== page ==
I have been playing around with some basic passive filters (first order), really just to try and get a better understanding of the equations and transfer functions.

I was talking to someone about the transfer function for a band-pass filter - I was thinking that to get the full systems transfer function, I needed to multiply the high pass filters transfer function with that of the low pass filter, but they seemed to think that I would require some sort of buffer between the two stages, so I don't "load" the second stage.

I know this is quite general, so may get closed, but I am hoping someone can explain a bit about loading the second stage, and the problems this might bring up and ways to avoid it (i.e. is a buffer the only way to go).

• Related, arguably a duplicate: electronics.stackexchange.com/questions/38597/… – Null Aug 11 '15 at 14:59
• @null Thanks for that!! I didn't see that one. I will delete my post so it isn't getting in the way. Thanks again! – o.fithcheallaigh Aug 11 '15 at 15:04
• No need to delete your post. It'll get closed if the community thinks it's a duplicate and worth closing (I haven't flagged to close it). I was just pointing that out to get you started. – Null Aug 11 '15 at 15:05
• Ah, okay, cool ...still getting used to how things work around here. Cheers! – o.fithcheallaigh Aug 11 '15 at 15:06
• To more directly answer your specific question, if the output impedance of your first stage is low enough and the input impedance of your second stage is high enough, you don't need a buffer. What constitutes "enough" depends on how much loading (deviation from the ideal) you're willing to accept versus the added cost and complexity of adding a buffer. – Null Aug 11 '15 at 15:09

The loading you talk about is effectively just placing any impedance in series or parallel with the filter. This will always move your poles and change filter characteristics. Read Here for some info on the design equations for a simple RC topology.

As you make multiple ordered filters with only passive components the gain will go down, and as a result, you get less SNR. Multiple-ordered filters are much more easy to design if they are buffered or active, as you have only to worry about one specific frequency, and the math gets pretty hairy if you several filters loading each other.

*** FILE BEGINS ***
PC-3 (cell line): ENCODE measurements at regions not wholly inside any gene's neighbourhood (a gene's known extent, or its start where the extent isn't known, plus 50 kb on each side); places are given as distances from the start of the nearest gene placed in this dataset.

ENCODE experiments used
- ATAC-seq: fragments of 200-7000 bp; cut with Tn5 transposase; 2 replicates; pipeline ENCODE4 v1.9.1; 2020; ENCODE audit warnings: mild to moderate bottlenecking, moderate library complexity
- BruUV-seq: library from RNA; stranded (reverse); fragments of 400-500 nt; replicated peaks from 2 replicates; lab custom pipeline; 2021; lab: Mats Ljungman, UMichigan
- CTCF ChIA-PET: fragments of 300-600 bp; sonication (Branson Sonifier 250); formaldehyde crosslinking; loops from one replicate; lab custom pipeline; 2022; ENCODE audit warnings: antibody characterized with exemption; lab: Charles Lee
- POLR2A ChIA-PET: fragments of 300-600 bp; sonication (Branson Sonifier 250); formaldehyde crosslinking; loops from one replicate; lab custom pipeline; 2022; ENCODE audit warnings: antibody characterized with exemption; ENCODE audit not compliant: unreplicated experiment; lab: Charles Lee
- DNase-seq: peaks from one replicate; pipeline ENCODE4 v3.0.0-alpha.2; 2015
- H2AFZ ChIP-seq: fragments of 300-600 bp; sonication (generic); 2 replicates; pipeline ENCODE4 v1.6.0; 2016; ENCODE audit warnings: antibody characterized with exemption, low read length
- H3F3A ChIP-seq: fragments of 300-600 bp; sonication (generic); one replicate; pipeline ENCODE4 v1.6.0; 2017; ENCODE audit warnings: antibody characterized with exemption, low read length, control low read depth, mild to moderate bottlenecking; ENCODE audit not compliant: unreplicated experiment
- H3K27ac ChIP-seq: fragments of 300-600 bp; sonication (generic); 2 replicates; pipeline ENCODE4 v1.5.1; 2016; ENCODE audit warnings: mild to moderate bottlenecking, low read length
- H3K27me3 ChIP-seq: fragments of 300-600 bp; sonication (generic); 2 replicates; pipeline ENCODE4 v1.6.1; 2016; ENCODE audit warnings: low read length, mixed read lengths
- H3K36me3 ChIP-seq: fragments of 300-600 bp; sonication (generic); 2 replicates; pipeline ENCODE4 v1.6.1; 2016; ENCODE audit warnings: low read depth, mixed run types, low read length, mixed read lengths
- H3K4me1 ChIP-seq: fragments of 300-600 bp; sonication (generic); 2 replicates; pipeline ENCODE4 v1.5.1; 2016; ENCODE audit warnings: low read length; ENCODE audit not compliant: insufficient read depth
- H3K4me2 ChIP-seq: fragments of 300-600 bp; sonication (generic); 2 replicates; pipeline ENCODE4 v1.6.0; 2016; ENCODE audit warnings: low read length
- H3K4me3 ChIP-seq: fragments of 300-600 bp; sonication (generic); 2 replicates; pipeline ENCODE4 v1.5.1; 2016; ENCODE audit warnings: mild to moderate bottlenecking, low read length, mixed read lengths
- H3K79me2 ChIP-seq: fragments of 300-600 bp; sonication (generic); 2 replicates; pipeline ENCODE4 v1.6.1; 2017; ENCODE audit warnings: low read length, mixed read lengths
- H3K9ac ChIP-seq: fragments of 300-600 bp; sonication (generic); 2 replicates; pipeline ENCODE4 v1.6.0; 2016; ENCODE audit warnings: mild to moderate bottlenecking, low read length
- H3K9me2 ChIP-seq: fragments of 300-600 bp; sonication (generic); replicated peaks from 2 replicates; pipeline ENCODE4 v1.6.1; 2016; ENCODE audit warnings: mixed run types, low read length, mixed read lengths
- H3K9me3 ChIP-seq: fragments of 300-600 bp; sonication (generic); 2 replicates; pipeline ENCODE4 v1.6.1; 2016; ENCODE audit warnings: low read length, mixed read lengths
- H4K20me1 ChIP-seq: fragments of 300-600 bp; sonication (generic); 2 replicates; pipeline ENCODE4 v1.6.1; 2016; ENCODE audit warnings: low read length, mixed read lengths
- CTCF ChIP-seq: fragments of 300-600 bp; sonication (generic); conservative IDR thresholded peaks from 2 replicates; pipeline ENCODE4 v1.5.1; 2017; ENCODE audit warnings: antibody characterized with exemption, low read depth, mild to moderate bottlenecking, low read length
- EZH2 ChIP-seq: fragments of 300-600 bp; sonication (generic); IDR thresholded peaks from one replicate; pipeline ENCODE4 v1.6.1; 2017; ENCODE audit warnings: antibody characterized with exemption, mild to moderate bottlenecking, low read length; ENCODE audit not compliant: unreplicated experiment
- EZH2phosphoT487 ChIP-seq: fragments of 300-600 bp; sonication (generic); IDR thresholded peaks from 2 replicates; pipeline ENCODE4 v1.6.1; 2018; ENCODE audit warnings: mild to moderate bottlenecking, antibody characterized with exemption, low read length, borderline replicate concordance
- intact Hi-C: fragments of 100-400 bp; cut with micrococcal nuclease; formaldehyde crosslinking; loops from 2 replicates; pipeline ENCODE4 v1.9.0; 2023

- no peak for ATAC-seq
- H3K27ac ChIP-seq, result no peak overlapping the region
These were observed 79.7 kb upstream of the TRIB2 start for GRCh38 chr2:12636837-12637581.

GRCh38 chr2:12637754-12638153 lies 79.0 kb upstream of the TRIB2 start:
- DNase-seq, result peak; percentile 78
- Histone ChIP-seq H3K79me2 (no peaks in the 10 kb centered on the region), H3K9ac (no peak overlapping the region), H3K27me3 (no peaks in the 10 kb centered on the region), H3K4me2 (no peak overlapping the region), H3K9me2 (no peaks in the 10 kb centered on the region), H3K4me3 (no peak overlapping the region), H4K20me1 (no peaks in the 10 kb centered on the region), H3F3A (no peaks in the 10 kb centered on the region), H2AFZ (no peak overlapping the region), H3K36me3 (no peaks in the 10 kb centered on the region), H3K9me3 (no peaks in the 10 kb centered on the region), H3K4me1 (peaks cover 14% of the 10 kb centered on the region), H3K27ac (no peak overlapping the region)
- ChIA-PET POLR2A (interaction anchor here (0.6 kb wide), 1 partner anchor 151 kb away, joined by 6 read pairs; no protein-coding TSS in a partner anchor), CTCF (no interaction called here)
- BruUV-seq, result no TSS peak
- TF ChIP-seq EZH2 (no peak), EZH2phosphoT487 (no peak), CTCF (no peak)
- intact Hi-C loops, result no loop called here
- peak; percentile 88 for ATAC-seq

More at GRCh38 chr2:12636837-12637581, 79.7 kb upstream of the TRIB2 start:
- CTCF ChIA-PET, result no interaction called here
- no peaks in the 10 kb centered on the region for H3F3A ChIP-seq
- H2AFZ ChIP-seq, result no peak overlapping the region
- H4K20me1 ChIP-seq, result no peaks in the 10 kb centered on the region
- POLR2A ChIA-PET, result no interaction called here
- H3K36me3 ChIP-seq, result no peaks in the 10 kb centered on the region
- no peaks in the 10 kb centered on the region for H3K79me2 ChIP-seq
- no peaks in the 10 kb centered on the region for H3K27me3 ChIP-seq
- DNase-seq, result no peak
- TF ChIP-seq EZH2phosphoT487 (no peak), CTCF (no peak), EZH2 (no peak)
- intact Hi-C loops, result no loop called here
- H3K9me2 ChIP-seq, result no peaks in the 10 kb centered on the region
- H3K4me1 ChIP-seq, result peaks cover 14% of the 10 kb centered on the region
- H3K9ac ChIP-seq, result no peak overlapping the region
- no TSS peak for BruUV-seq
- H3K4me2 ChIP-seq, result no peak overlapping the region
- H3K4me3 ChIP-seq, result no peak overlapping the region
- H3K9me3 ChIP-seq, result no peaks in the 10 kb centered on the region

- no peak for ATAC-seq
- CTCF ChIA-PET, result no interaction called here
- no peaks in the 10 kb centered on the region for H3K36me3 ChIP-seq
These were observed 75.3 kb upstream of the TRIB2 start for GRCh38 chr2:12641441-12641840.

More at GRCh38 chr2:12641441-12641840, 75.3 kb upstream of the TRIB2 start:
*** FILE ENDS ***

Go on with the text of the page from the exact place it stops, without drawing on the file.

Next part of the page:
Accuracy is also a limitation, as 1% capacitors can be expensive. If you have seperated circuits by buffering (or just having the filters active) you can have adjustments does not affect the other stages of the filter.

I suggest starting with a RC low pass filter and put a resistor in parallel with the output and see how the low pass filter is affected by different resistances loading it.

• Hi, thanks for the info! I will try the experiment you suggest. Thanks. – o.fithcheallaigh Aug 11 '15 at 17:16

It is not necessary to use a buffer between both parts (high- resp. lowpass). However, there are some specific considerations:

1.) For a bandpass function, the highpass corner frequency must be BELOW the corner of the lowpass - otherwise you get something like a band-stop (notch).

2.) The selectivity (bandwidth) of the bandpass depends on the configuration. However, in any case a passive RC-bandpass has a rather bad selctivity. The maximum Q that can be achieved is Q=Fo/BW=0.5 (midfrequency/bandwidth). This can be realized only using a buffer. Without such a buffer we always will have Q<0.5.

As with any simple RC filter, the filter response depends usually on driving the filter with a zero ohm source (or the source resistance adds to the filter resistance and re-positions the frequency response) AND not loading the filter with any significant load.

Cascading two filters can therefore create undesired effects - the output impedance of the first filter is not zero and will "modify" the characteristics of the 2nd filter. Conversely, the loading of the 2nd filter will give rise to changes in the 1st filter.

As LvW implies in his answer, there are exceptions and small compromises if you don't use a buffer AND the frequency response you require is quite leniant.